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Video: Skills for Health shares its eRostering and workforce planning solution

At our latest HTN Now event series in November, we heard from a host of health tech professionals and industry experts, on a range of topics related to developments in digital, innovation, new ways of working, and more.

Next up in our recap of the week’s webcasts is a look back over the live discussion delivered by Skills for Health, which focused on how their Custom Rostering System changes workforce planning into workforce intelligence, increasing efficiency and accuracy, and providing ‘your roster, your way’.

Skills for Health, which is part of the Workforce Development Trust, spoke about enhancing rostering and planning, through a presentation by Zach Kerray, Technical Account Manager, and Ben Marchini, Product Manager.

If you missed the live event, or just want to watch again, use the video link at the bottom of the page – or catch up on the key moments through our summary of the session below…

Zach kicked-off the conversation by explaining Skills for Health’s services for the NHS – including workforce consultancy, eLearning, and apprenticeship standards – before moving on to provide a demonstration of the company’s eRostering platform and capabilities.

“We’ve been working with the NHS for over 20 years, in workforce planning, workforce management and workforce support,” said Zach, before explaining that Skills for Health’s bespoke Custom Rostering System (CRS) is built on two ‘primary principles.’

These are that every staff member deserves to have a system that works for them and their individual contracts and terms of employment, and that every organisation also needs to be able to manage its staff in line with individual contracts and ways of working.

When looking at other rostering software, including their own previous platforms, Zach commented, “we noticed they were quite specific to specific staff groups, or to specific ways of working. So, you have your nurse rostering systems, you have your doctors’ rostering systems – there are even some doctors’ rostering systems that are specific to different types of doctors.”

“What we wanted to do,” he added, “was amalgamate different lines of work, those different contracts, and put them all into one system, so that you could manage those staff groups and it is truly multi-professional.”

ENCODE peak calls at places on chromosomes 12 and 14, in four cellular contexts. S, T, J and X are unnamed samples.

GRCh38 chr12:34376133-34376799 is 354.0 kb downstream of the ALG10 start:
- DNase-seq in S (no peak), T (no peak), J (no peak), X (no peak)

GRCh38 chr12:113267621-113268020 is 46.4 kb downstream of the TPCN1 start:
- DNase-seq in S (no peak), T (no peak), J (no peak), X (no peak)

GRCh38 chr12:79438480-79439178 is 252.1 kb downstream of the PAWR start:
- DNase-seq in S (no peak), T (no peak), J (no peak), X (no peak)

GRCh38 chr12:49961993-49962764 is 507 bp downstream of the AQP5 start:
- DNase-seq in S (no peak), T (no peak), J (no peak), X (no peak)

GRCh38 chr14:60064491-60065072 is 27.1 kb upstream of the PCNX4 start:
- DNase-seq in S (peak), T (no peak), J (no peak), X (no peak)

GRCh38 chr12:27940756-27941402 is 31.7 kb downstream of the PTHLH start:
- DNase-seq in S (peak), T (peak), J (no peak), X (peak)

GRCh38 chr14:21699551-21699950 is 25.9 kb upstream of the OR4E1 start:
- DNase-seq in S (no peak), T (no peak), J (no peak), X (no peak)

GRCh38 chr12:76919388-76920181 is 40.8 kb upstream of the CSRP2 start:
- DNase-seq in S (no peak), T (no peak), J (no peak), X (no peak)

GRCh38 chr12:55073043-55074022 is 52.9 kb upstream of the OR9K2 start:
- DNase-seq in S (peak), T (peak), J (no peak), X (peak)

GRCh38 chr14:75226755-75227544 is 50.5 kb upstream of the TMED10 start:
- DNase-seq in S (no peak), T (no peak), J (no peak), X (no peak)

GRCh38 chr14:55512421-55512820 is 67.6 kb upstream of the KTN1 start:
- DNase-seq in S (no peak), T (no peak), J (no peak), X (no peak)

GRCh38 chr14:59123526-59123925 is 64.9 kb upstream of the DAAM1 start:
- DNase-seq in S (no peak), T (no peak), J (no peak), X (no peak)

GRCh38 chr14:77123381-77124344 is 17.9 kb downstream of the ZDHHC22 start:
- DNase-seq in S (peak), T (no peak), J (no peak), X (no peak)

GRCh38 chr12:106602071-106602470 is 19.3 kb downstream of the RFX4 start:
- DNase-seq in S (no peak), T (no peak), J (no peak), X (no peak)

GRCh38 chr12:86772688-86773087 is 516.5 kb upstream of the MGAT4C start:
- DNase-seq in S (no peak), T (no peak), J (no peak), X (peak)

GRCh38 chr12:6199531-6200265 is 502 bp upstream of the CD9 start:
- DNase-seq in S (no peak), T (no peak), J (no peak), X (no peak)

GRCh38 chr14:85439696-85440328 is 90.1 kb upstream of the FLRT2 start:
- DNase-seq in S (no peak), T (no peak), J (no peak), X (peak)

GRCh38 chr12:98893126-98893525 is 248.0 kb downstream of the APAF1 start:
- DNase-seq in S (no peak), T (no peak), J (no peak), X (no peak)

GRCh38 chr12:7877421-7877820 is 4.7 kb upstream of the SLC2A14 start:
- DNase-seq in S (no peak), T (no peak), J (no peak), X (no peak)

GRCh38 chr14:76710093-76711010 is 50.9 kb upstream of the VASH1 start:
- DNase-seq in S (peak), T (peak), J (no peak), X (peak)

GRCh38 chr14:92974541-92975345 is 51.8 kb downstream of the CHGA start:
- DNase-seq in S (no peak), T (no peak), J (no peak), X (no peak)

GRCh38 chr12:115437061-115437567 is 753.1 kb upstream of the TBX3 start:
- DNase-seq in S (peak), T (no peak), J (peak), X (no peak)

On the second principle, Zach continued by explaining that it’s about adding specific contract and staff group information into CRS, which the system then manages for the user, with the CRS acting as the central point for managing the rostering data.

The demo, Zach added, was intended to take the audience, “on a bit of a journey from workforce planning to workforce intelligence”, including pit stops in areas such as understanding your organisation and building a plan, through to compliance, mobilisation of plans, and understanding the workforce.

The demonstration of the CRS took the audience through customisable functions, with Zach highlighting that, “it’s not a generic rostering system that’s the same for another trust that’s five minutes down the road.” He then illustrated how to build rosters for staff from different groups and contract types, to allow tailoring for rules around rest, weekends, and night shifts, as well as for organisations in different nations, and how to adhere to the European Working Time Directive.

How to manage, customise and adapt leave and absence, exception reports for junior doctors, staff grades, shift types, locations, and specialties, were also covered in the run-through, as well as the standardisation of naming and colour coding conventions.

Zach then detailed how to build work patterns and rosters, how to programme in and calculate shifts and duties, as well as how the system can highlight potential compliance issues during creation. A payment section also totals up the salaries based on hours worked and contract types and shows how the rota may impact the total budget.

Ben later stepped in to host the second half of the presentation and explain how to mobilise work patterns through the Skills for Health system. Once a plan has been created and is compliant, he said, “everything will be fine from that point on, right?… As soon as you’ve published a plan, it’s going to be out of date and you know that there is going to be a problem with it.”

To address this, Ben explained how to turn the desired work patterns and plans into a reality, guiding viewers through how to launch a rota cycle, including how to enrol staff into slots, how warning and failure levels work, and providing examples of how to use the rosters in real-world planning scenarios.

“One of the things we’ve been trying to do with this is to make it so that, working with our users, we know that there’s a lot of people who have to worry about a lot of spinning plates, juggling a lot of systems…and you end up with bottlenecks of responsibility…what we wanted to do is to make it so you can take a lot of the considerations…and put them into the system and make it so that it [the CRS] worries everything is in the right place at the right time, so that you don’t have to,” he said.

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Watch the video of the full session and demonstration below: